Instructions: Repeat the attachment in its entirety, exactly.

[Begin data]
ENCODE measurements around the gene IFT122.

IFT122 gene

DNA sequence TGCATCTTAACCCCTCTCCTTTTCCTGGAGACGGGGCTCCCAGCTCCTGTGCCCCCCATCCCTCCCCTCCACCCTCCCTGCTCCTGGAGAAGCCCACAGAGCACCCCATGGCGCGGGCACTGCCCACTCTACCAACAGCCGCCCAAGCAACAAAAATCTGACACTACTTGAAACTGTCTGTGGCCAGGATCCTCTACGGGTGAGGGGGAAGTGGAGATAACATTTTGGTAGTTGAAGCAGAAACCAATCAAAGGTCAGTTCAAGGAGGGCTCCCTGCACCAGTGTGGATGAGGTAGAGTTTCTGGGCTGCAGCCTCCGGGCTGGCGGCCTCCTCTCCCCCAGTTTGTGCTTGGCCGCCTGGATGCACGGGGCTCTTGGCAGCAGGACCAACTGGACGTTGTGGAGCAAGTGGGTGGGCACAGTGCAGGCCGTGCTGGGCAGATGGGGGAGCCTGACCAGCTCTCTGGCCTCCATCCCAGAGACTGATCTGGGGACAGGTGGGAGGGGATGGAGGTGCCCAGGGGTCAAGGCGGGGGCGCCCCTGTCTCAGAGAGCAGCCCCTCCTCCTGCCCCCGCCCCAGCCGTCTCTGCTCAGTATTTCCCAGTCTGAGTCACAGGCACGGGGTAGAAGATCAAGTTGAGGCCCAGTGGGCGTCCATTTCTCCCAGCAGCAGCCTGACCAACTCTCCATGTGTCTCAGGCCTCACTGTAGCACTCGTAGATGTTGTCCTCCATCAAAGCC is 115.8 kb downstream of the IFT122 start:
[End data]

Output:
ENCODE measurements around the gene IFT122.

IFT122 gene

DNA sequence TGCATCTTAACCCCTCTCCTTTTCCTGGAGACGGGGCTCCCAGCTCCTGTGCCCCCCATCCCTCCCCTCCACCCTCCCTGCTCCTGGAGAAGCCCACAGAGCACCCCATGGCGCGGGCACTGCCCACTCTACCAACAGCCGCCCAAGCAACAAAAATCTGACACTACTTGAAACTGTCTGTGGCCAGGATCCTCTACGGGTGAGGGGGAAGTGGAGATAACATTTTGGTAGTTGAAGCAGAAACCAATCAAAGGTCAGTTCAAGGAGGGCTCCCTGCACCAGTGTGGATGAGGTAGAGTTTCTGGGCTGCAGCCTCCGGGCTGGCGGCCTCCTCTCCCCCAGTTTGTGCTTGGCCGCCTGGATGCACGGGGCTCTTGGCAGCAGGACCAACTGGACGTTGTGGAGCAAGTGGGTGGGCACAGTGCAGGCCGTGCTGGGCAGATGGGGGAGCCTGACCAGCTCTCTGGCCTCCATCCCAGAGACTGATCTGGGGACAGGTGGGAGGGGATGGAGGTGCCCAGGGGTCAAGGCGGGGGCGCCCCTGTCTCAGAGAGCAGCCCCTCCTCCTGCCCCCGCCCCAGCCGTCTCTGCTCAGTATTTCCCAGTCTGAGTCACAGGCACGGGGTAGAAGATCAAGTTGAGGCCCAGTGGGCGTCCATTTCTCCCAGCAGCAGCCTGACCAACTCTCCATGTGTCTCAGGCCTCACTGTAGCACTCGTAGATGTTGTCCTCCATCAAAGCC is 115.8 kb downstream of the IFT122 start: